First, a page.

“Many of the canonical superstar firms such as Google and Facebook employ relatively few workers compared to their market capitalization” because “their market value is based on intellectual property and a cadre of highly-skilled workers.”
How will AI contribute to a boom? Perhaps it will happen indirectly, a process of “trickle-down” productivity, as ordinary firms adopt the AI technologies provided by Google and Microsoft and Amazon in the cloud.”
1. “Bob E Hayes Senior Director of Research and Analytics at Indigo Slate an Experience agency. A PhD in industrial-organizational psychology, his interests lies in Data Science, CX, Statistics and Machine Learning.
2. Kirk Borne Principal Data Scientist at Booz Allen Hamilton. Astrophysicist and Top Big Data Science and AI Influencer.
3. Martin Ford Futurist and the author of three books on Artificial Intelligence, Robots and Automation. His new book is Architects of Intelligence. He is also the founder of a Silicon valley-based Software Development firm.
4. Adam Coates A Director at Apple. I received my PhD from Stanford University in 2012 and was the director of the Silicon Valley AI Lab at Baidu Research until September 2017, then an Operating Partner at Khosla Ventures until 2018.
5. Fei-Fei-Li Co-Director at Stanford’s Stanford Vision and Learning Lab (SVL), a Human-Centered AI Institute. Researcher in AI, Computer Vision, AI+Healthcare.”
“Facebook might soon be able to improve your fashion sense.
The company is currently experimenting with AI to create an initiative (titled ‘Fashion ++’) which, rather than recommending entire overhauls of your outfit, would make small suggestions about what could be improved.”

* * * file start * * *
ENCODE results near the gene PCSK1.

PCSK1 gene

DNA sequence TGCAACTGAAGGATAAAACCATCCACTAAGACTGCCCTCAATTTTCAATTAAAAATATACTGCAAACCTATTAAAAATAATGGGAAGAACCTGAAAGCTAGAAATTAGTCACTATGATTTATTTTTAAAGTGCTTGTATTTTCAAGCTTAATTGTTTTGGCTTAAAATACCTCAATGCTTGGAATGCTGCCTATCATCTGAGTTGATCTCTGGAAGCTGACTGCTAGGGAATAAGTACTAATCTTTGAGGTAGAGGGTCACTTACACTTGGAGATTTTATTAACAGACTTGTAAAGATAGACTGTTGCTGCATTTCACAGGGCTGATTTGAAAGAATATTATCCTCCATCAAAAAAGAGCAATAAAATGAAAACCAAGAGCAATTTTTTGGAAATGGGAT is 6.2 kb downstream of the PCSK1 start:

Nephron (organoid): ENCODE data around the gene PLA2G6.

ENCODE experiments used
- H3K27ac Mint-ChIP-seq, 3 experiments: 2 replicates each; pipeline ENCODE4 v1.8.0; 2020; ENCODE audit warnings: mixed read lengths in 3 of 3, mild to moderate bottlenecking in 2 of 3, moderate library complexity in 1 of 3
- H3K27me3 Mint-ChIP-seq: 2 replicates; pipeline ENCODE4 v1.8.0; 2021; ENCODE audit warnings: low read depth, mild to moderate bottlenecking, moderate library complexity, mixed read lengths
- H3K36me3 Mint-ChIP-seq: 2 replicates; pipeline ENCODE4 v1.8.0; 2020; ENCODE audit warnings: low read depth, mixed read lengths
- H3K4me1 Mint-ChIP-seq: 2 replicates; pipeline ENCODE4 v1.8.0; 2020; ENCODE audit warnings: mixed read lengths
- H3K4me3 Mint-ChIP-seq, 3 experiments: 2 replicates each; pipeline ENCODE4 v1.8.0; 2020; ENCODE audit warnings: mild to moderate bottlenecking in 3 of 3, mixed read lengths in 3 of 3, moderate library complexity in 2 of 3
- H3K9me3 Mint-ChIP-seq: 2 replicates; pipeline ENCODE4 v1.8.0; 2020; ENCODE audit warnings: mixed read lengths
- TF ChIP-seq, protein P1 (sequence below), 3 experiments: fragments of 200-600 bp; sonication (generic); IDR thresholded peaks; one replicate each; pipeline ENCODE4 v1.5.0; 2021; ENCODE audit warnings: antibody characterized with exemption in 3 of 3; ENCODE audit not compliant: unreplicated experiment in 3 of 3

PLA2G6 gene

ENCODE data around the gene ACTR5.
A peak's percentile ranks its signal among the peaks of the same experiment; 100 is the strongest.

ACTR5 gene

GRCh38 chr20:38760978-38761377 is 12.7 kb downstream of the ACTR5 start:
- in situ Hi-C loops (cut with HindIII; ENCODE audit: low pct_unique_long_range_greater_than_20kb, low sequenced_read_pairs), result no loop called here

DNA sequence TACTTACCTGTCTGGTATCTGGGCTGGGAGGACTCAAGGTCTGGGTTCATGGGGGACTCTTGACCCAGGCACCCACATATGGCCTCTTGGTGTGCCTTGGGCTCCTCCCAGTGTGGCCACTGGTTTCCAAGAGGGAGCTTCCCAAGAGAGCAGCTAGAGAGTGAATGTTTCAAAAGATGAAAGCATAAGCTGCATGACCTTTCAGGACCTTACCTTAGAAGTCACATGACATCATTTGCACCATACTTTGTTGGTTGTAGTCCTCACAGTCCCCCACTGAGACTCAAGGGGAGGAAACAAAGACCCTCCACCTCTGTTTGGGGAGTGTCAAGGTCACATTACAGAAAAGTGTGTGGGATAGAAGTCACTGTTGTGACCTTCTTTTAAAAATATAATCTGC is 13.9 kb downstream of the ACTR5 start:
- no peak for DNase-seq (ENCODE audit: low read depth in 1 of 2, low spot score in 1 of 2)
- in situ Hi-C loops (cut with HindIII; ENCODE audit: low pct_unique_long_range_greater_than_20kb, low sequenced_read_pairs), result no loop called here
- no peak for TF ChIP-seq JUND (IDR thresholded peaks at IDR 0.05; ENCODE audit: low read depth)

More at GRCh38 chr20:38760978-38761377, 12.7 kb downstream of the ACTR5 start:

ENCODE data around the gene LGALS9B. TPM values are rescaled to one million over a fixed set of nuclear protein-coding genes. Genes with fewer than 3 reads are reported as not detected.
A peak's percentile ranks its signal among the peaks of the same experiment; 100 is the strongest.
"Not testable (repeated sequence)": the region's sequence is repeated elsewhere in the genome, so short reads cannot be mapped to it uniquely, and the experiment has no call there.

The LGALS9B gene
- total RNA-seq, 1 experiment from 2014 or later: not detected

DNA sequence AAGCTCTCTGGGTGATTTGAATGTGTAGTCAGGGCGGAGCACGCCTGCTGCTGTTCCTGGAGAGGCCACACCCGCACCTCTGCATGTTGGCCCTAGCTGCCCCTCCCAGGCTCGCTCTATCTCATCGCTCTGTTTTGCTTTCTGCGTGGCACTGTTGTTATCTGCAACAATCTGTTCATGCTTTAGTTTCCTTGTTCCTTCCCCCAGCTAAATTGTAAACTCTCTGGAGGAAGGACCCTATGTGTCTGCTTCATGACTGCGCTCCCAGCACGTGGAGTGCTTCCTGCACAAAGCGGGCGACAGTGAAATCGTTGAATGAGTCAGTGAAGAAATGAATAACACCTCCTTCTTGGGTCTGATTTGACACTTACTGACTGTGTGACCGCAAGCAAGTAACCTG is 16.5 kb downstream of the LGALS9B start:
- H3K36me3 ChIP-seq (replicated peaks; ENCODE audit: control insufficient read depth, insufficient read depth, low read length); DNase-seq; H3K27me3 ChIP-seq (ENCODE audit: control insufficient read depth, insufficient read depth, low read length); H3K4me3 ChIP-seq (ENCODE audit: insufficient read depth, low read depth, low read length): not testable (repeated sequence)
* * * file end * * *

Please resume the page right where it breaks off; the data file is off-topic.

“Portal’s main feature when it first launched was person-tracking artificial intelligence that crops the video to keep everyone around the device in the frame, and can follow a specific person. Facebook executives say this AI technology is now more accurate, thanks to new tricks like using the color of a person’s clothes to distinguish them from others. They also say the device’s ability to track people’s body’s could one day be used to add interactive features, such as new videogames.”
“NYU professor and entrepreneur Gary Marcus has been a relentless critic of modern deep learning forms of AI. He talked with ZDNet about what he hopes to accomplish with the book, Rebooting AI, and with his startup company, Robust.ai.
‘The net effect of a tendency of many in the media to overreport technology results is that the public has come to believe that AI is much closer to being solved than it really is,’
Systems such as OpenAI’s massive natural language program, “GPT-2,” introduced this past February, are ‘pretty impressive but totally incoherent,’ he points out.
‘We are very optimistic about what AI could do, and we are depressed about how little has been accomplished,’
As a scholar and critic, and now an entrepreneur, Marcus is engaged in a debate that sometimes breaks out on Twitter with the luminaries who defend current AI. They include Facebook’s AI research director, Yann LeCun, and the University of Toronto professor Geoffrey Hinton who also works at Google’s Google Brain unit.”